研究晚明-清前期-清中后期江南的地方慈善组织。very concrete social history, with reference to some 1,500 县志...
A good point to make is that there'd always been gap between the state and the society prior to late 19th century, without the "modern" instruments that makes authoritarian regimes possible. The idea that so-called "oriental despotism" somehow suffocated creativity of every social sphere simply does not make any sense. Rather we find the central imperial state rather weak. There certainly were places and organizations controlled neither by the state nor by the private sector alone; said Liang. We're not that surprised to find Rowe's Hankow, or Mary Rankin's Zhejiang, where a lot of such activities were proved to be going on.
So a more interesting question is to ask why, and in what ways, did the various conservative philanthropic organizations gradually transformed into antagonizing forces to state control, compared to the old question whether China had "civil society" or any kind of "public sphere" prior to the 19th century. It is worth pondering--- from which point did the notion that the state should take philanthropy as a means to minimize economic/social risks of its citizens first penetrated, or not yet, the Chinese version of modernity.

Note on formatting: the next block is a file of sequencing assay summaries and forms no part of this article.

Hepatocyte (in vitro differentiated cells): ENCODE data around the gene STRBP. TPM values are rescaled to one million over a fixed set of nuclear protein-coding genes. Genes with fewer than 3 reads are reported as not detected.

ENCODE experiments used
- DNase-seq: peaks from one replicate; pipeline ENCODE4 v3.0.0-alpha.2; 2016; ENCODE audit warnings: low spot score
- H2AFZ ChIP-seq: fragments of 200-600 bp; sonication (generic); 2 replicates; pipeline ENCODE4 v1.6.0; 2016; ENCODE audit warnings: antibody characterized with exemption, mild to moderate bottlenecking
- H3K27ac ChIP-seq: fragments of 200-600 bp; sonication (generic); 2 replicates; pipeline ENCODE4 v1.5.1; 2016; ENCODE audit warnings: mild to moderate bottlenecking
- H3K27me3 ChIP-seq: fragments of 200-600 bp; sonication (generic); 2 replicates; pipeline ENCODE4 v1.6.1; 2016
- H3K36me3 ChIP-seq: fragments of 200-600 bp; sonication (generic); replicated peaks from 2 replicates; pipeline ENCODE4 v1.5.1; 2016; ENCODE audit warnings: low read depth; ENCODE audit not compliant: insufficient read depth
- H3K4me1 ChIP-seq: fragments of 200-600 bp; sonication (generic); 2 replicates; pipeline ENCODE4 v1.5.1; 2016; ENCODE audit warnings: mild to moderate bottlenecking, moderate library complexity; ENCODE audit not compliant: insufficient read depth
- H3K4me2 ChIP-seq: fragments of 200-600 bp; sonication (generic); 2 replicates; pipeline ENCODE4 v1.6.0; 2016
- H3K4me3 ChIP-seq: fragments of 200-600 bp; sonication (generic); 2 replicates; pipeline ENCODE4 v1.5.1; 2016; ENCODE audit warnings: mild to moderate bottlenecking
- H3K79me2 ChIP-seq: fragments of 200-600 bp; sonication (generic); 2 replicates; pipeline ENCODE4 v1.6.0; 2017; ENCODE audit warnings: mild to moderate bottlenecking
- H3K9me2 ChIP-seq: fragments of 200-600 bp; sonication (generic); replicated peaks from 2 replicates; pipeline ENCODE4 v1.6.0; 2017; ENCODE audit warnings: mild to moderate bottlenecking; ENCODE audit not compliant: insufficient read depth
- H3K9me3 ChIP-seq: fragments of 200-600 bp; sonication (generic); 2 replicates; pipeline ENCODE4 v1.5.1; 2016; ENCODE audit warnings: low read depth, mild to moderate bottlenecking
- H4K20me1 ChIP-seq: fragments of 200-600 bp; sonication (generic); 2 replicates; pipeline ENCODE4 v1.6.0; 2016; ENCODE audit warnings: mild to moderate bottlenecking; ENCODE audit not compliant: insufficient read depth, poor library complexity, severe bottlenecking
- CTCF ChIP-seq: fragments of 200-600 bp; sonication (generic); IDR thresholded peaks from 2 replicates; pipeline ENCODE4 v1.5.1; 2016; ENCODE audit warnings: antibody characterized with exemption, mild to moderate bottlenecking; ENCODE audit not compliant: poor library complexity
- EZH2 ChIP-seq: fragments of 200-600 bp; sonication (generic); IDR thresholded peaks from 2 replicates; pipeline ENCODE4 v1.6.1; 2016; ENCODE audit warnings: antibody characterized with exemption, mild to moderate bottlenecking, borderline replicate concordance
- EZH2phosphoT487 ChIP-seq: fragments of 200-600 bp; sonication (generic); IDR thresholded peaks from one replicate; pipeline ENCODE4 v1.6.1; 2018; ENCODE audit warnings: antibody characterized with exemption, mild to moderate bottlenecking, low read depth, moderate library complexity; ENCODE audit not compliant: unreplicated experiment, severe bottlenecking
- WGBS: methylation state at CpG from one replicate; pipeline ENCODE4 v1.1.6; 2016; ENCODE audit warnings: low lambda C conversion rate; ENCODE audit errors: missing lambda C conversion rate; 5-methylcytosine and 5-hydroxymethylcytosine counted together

It is thus linked to the study of medicine and science in late 19th-early 20th century China. Both provided indispensible means (and even ends, esp. in the case of medicine and the cultural authority possessed by modern sciences) for the vital transformation at that time. What a messy yet intriguing period for historians!